In the future, cameras could detect blackbirds munching on grapes in a vineyard and send out drones to chase them away, then return to keep an eye out for the next flock of intruders! A research team from Washington State University has created just such a system.
The system is intended to have automated drones patrolling 24 hours a day to dissuade problem birds such as European starlings and crows, which cost growers millions of dollars in stolen or destroyed fruit each year. “Growers don’t really have a good tool they can rely on for deterring pest birds at an affordable price,” said Manoj Karkee, Associate Professor in WSU’s Department of Biological Systems Engineering and the study’s corresponding author. “With further refinement and industry partnerships, this system could work.”
The researchers conducted two independent tests for the study: identifying birds and automatically deploying drones. Karkee’s team spent several years developing a camera system and algorithm that could detect and count birds as they flew in and out of fields. The researchers created very small drones and tested them on small plots with simulated birds.
The system is similar to drone package delivery systems in terms of technology. Because there are still several hurdles to overcome, including ensuring that the technology works at scale, complies with federal drone regulations, and continues to deter birds even when drones are commonly flying around, it will be several years before this technology is commercially available for growers.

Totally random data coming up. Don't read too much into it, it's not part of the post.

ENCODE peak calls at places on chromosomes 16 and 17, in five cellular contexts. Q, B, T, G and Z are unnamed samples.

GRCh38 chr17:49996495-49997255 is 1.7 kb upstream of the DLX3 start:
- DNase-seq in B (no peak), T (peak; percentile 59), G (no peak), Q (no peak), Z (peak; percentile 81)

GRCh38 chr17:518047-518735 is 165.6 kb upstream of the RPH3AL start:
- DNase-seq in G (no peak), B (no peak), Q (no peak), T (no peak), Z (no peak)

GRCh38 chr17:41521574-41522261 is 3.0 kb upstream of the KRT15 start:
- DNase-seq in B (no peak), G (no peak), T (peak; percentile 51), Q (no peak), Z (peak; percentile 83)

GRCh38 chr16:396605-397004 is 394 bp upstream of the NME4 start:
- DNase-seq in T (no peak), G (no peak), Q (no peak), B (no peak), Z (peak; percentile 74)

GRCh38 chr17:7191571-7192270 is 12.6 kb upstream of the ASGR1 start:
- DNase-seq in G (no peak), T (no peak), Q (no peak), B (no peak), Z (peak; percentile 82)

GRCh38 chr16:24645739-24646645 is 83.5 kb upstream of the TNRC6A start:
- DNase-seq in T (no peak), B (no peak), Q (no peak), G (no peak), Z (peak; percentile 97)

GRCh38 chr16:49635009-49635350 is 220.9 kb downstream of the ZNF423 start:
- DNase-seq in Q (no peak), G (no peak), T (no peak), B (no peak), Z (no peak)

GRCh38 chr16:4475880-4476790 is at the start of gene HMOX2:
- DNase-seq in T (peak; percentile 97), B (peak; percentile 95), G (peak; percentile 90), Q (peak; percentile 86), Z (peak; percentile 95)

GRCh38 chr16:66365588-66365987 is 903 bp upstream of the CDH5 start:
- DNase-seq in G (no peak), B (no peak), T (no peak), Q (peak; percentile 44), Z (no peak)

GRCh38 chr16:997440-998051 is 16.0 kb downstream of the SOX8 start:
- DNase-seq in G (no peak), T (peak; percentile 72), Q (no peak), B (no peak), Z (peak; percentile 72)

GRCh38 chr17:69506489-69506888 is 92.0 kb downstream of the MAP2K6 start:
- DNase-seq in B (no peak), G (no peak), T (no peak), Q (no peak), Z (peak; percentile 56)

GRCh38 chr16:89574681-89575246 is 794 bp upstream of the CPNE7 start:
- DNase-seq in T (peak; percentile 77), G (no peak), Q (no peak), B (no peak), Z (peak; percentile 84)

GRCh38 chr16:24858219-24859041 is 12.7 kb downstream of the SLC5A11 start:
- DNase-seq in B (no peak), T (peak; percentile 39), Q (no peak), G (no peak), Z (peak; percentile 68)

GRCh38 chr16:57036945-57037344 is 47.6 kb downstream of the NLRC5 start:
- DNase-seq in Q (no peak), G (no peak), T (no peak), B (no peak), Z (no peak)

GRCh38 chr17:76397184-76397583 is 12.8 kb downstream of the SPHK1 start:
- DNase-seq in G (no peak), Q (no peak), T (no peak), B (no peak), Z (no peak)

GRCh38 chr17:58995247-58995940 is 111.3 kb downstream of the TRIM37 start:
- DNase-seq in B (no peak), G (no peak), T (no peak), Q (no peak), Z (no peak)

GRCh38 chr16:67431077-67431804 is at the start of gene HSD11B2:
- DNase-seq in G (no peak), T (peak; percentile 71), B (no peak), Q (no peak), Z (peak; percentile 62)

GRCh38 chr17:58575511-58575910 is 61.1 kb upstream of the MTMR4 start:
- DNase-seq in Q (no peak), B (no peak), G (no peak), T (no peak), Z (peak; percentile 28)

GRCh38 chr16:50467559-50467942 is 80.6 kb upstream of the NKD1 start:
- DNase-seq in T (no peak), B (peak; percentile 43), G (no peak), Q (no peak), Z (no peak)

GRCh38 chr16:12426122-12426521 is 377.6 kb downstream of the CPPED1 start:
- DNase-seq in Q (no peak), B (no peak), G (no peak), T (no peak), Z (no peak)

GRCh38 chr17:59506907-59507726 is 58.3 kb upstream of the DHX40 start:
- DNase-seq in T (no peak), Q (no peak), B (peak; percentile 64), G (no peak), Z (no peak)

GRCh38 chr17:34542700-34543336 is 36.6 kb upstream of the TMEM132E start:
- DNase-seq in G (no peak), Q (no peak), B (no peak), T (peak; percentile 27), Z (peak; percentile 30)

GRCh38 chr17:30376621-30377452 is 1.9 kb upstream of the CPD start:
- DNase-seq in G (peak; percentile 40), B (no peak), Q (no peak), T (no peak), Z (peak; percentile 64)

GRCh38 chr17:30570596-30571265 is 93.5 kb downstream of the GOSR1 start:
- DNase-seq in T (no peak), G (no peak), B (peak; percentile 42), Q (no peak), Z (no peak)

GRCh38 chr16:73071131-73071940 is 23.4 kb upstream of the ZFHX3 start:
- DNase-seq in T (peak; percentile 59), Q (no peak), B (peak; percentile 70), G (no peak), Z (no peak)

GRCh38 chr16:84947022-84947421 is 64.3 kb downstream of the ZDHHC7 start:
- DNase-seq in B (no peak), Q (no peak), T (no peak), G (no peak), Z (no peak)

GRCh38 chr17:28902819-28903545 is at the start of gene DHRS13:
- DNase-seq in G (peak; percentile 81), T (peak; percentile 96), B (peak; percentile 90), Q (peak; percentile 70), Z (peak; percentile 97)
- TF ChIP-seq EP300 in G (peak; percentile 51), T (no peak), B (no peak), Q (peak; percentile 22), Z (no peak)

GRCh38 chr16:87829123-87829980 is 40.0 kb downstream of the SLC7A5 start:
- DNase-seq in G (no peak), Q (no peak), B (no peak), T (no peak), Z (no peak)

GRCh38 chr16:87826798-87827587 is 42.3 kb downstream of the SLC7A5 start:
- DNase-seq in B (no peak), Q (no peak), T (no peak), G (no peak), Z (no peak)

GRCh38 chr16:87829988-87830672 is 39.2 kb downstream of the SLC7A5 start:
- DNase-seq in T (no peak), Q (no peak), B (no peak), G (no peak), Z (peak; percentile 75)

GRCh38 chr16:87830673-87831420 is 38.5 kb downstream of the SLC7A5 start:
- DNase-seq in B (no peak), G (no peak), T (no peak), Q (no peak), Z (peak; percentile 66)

“We could make drones look like predators, or have reflective propellers that are really shiny,” he said. “All of these working together would likely keep birds away from those vineyards and fields. We need to research that over multiple years to make sure.”
The drone automation study is the third in a series of three on drones and bird pests. The first experiment demonstrated that manually operated drones flying at random successfully drove birds away from vineyards. Drones were found to have a four-fold reduction in bird numbers. The second project demonstrated the impact of bird control on agricultural productivity. Karkee’s team returned to the areas where they had manually chased the birds away. Damaged fruits were reduced by around half in those crops.